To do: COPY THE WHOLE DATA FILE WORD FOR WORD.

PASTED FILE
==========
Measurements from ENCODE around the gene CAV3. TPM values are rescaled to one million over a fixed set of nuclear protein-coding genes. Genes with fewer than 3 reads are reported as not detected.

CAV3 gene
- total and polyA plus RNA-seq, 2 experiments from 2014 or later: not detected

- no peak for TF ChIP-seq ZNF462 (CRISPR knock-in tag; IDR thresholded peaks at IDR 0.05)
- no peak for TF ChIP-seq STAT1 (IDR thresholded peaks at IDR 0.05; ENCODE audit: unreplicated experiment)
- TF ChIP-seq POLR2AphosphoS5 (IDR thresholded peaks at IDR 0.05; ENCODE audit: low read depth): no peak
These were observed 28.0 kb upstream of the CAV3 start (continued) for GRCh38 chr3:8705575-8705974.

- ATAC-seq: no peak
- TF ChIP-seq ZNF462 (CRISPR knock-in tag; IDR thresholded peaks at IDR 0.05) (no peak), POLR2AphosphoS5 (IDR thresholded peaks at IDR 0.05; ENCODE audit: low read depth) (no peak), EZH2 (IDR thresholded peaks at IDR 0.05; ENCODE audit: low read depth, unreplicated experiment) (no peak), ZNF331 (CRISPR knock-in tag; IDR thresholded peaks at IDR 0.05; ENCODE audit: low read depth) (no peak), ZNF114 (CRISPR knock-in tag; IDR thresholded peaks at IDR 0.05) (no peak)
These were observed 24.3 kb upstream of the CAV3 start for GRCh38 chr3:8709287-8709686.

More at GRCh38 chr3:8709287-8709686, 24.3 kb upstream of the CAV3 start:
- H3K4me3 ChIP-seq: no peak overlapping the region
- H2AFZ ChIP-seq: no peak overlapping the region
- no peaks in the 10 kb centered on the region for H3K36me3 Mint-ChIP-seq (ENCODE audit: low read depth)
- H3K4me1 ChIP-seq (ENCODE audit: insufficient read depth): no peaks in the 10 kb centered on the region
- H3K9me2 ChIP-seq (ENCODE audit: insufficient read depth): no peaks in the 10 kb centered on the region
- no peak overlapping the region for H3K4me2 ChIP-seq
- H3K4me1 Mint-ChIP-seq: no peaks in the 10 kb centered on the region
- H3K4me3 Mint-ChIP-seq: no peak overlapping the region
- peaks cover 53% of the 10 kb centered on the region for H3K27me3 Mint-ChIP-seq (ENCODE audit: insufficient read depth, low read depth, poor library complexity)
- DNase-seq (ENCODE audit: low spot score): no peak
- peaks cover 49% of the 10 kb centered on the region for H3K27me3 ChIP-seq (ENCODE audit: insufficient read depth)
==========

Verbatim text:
Measurements from ENCODE around the gene CAV3. TPM values are rescaled to one million over a fixed set of nuclear protein-coding genes. Genes with fewer than 3 reads are reported as not detected.

CAV3 gene
- total and polyA plus RNA-seq, 2 experiments from 2014 or later: not detected

- no peak for TF ChIP-seq ZNF462 (CRISPR knock-in tag; IDR thresholded peaks at IDR 0.05)
- no peak for TF ChIP-seq STAT1 (IDR thresholded peaks at IDR 0.05; ENCODE audit: unreplicated experiment)
- TF ChIP-seq POLR2AphosphoS5 (IDR thresholded peaks at IDR 0.05; ENCODE audit: low read depth): no peak
These were observed 28.0 kb upstream of the CAV3 start (continued) for GRCh38 chr3:8705575-8705974.

- ATAC-seq: no peak
- TF ChIP-seq ZNF462 (CRISPR knock-in tag; IDR thresholded peaks at IDR 0.05) (no peak), POLR2AphosphoS5 (IDR thresholded peaks at IDR 0.05; ENCODE audit: low read depth) (no peak), EZH2 (IDR thresholded peaks at IDR 0.05; ENCODE audit: low read depth, unreplicated experiment) (no peak), ZNF331 (CRISPR knock-in tag; IDR thresholded peaks at IDR 0.05; ENCODE audit: low read depth) (no peak), ZNF114 (CRISPR knock-in tag; IDR thresholded peaks at IDR 0.05) (no peak)
These were observed 24.3 kb upstream of the CAV3 start for GRCh38 chr3:8709287-8709686.

More at GRCh38 chr3:8709287-8709686, 24.3 kb upstream of the CAV3 start:
- H3K4me3 ChIP-seq: no peak overlapping the region
- H2AFZ ChIP-seq: no peak overlapping the region
- no peaks in the 10 kb centered on the region for H3K36me3 Mint-ChIP-seq (ENCODE audit: low read depth)
- H3K4me1 ChIP-seq (ENCODE audit: insufficient read depth): no peaks in the 10 kb centered on the region
- H3K9me2 ChIP-seq (ENCODE audit: insufficient read depth): no peaks in the 10 kb centered on the region
- no peak overlapping the region for H3K4me2 ChIP-seq
- H3K4me1 Mint-ChIP-seq: no peaks in the 10 kb centered on the region
- H3K4me3 Mint-ChIP-seq: no peak overlapping the region
- peaks cover 53% of the 10 kb centered on the region for H3K27me3 Mint-ChIP-seq (ENCODE audit: insufficient read depth, low read depth, poor library complexity)
- DNase-seq (ENCODE audit: low spot score): no peak
- peaks cover 49% of the 10 kb centered on the region for H3K27me3 ChIP-seq (ENCODE audit: insufficient read depth)